Pin It
Douglas Condzo photographer
Photography Douglas Condzo

Meet the next generation of international photojournalists

Dazed speaks to five of the stand-out talent from the Canon Student Development Program about their burgeoning careers in photojournalism

How do you translate personal story into photography without losing narrative? How do you find yourself through the lens of another’s lived experience? How do you break free of stereotypical perspectives and avoid voyeurism? These were just some of the many questions crunched by the top 30 students of the Canon Student Development Program, who gathered from Europe, the Middle East, and Asia for five days of workshops and portfolio reviews under the mentorship of the photojournalism’s biggest names – like Aïda Muluneh, Gaia Tripoli, Paolo Verzone.

Photojournalism is a crucial yet thorny career. Weeks and months are spent on the ground documenting some of the world’s most challenging environments. But what each of these students share is a special hardiness of character: a sort of quiet resilience, toned by a gripping curiosity and technical talent for capturing the world around them. For to give texture, colour, depth to the stories that we often turn a blind eye to is incredibly noble work.

Below Dazed catches up with five of the stand-out talent from the Canon Student Development Programme on their burgeoning careers in photojournalism.


“I’m from Kurdistan, a city exactly on the border of Iran and Iraq. I started photography ten years ago with my father’s analogue camera. Because of the situation [in Iran], I didn’t have access to mentors or any connections so I couldn’t publish my work. I’m so grateful to be part of the programme.

“One of my photo stories that I worked on with my [Canon] mentor is about when the Taliban took over Afghanistan – I went there for 50 days before I was arrested because I was a freelancer. My other story is about my city: the Kurdish people carry stuff on their shoulders between Iran and Iraq. It’s very dangerous – sometimes the government shoots them because it’s considered illegal, sometimes they fall, sometimes there’s an avalanche. I’ve been taking photos of this for the past eight years.”


“I’m a self-taught freelance photographer from Mozambique. I started doing photography just as a hobby because all my close friends were. Last year I moved to Portugal to do my Masters as I want to teach photography and open schools. We have one institute of visual arts [in Mozambique] but it’s not enough. We need different perspectives, different approaches, different technical inputs.

“I don’t like to define myself for now as a certain type of photographer. I’m into taking spontaneous photographs of street life in Mozambique, but I also like things like fashion. It’s fun to work in that kind of environment – to meet models, stylists.

“As artists we get stuck in our own creative bubble, so this Canon programme is very important to have people help us see, to help us grow. I feel like now I have a clearer vision.”


“I’m from Colombo, Sri Lanka. I applied to this program through my Masters [in Photography and Society] in Denmark as I’m interested in experimenting with other methods of visual storytelling. Still documentary but perhaps more conceptual, more artistic. I want to tell stories that have impact and to do so you have to find different ways of talking to people.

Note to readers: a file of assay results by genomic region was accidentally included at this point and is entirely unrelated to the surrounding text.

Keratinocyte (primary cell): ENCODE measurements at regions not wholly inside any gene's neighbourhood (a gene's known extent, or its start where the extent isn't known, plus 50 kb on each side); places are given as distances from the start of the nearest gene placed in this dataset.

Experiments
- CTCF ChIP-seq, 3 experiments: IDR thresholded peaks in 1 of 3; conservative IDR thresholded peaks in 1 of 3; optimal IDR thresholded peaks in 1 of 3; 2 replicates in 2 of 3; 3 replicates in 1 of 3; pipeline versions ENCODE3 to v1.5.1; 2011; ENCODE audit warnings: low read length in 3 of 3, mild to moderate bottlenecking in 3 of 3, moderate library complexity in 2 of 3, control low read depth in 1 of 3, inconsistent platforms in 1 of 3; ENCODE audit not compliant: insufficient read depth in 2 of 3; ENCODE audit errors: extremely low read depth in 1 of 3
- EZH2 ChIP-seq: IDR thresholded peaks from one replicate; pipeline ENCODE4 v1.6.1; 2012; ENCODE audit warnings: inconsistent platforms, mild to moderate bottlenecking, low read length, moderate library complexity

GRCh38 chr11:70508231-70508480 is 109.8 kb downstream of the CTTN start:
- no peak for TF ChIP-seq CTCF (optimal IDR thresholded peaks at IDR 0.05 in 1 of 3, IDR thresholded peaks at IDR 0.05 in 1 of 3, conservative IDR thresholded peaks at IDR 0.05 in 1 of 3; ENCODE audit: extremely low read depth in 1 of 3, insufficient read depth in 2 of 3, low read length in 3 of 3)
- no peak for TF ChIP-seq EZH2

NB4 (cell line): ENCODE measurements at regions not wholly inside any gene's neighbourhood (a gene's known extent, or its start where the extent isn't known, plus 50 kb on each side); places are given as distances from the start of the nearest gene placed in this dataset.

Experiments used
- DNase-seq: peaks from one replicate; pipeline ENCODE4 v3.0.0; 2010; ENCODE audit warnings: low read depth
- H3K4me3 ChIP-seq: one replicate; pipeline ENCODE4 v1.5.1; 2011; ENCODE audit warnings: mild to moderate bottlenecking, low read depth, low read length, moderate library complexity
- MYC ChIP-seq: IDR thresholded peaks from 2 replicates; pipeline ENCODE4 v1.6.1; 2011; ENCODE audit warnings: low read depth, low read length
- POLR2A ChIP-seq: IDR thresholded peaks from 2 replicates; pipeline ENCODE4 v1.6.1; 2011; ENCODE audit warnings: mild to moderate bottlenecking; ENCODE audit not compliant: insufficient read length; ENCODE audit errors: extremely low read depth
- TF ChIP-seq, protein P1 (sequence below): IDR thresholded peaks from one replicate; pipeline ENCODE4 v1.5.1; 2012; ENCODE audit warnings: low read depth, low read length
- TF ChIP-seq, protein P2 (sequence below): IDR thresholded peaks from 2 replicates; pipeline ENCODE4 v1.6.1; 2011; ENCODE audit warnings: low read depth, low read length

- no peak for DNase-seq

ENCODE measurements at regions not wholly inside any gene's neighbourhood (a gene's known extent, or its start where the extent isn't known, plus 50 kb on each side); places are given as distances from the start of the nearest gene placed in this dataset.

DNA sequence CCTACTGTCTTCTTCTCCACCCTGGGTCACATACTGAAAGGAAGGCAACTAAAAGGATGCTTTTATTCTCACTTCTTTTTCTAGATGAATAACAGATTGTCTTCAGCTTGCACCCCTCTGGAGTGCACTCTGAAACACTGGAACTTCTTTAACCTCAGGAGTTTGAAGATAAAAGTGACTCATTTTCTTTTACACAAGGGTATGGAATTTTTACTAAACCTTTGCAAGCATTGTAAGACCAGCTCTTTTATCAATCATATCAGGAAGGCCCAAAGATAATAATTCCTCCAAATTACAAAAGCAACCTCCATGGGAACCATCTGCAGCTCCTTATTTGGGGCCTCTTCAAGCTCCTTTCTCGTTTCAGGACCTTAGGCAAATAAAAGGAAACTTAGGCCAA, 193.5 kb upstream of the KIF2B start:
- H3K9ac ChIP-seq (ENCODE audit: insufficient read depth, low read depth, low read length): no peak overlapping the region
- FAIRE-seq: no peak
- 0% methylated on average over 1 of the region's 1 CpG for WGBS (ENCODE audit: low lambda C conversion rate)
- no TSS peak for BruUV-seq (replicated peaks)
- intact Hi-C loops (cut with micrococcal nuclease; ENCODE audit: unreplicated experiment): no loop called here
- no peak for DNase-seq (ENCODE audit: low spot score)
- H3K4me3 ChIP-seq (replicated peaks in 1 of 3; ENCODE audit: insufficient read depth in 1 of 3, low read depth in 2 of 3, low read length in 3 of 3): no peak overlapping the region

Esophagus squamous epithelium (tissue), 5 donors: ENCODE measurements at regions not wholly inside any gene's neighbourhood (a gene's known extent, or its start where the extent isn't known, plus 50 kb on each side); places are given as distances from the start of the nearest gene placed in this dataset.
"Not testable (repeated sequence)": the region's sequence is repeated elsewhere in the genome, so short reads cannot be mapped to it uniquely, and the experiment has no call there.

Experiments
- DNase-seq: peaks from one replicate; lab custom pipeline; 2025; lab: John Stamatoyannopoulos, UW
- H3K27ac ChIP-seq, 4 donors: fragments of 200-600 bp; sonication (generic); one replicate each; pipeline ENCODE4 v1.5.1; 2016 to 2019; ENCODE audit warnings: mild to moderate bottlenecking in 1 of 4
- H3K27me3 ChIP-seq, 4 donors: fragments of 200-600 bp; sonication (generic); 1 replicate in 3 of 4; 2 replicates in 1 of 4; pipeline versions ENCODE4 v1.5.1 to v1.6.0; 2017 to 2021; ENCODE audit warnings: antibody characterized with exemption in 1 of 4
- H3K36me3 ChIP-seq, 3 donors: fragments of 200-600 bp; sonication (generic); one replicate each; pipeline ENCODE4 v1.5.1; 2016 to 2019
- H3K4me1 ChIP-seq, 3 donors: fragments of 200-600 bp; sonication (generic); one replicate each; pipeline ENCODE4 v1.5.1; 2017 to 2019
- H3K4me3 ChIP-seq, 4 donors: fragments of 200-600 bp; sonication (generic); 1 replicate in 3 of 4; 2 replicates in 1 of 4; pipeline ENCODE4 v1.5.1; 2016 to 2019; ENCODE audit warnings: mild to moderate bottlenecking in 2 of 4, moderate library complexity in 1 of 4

“The story I’m working on is ongoing: looking at the downstream consequences of hydropower and mega dams on Sri Lanka’s longest river. These big projects are seen as positive because hydropower is a renewable source of energy but there’s a lot of hidden costs. The river is a very sacred place as it’s a source of life. So, it’s looking at the environmental impacts but also at displacement and resettlement of people – this sort of trend of rebirth.”


“When I was 17, I borrowed a friend’s camera and started going to the protests during the revolution [in Egypt]. In 2014, my uncle bought me a nice camera and I started working at local newspapers. With the financial support of my colleagues, I was able to move to Hanover [in Germany] and then Denmark to study.

“These photos are from my final school project. I worked with NGOs in Paris to document the lives of some 200 African migrants, all under the age of 18, who were sheltering in an abandoned school in the 16th arrondissement.

“The Canon programmes gives me an opportunity to stay in contact with Europe. I realised it’s been years since I’ve been able to walk freely in Cairo with my camera.”


“I’ve been studying photography for three years now and before that I was working for the French diplomacy, based in the Palestinian territories. At the end of my contract, I asked the photojournalists I’d worked with if I could accompany them and just started taking photographs myself. I started selling the photos to newspapers and this gave me a lot of confidence to pursue photojournalism. The Canon program helped me a lot as you meet with senior photographers from all different backgrounds and also students – it’s a lonely job but now I have people I can turn to for advice.

“For this program, I proposed a story on the Iraqi marshlands, an area I know from my time working in Palestine and one of the rare wetlands of the Middle East. It’s unfortunately being devastated by ecological disaster.”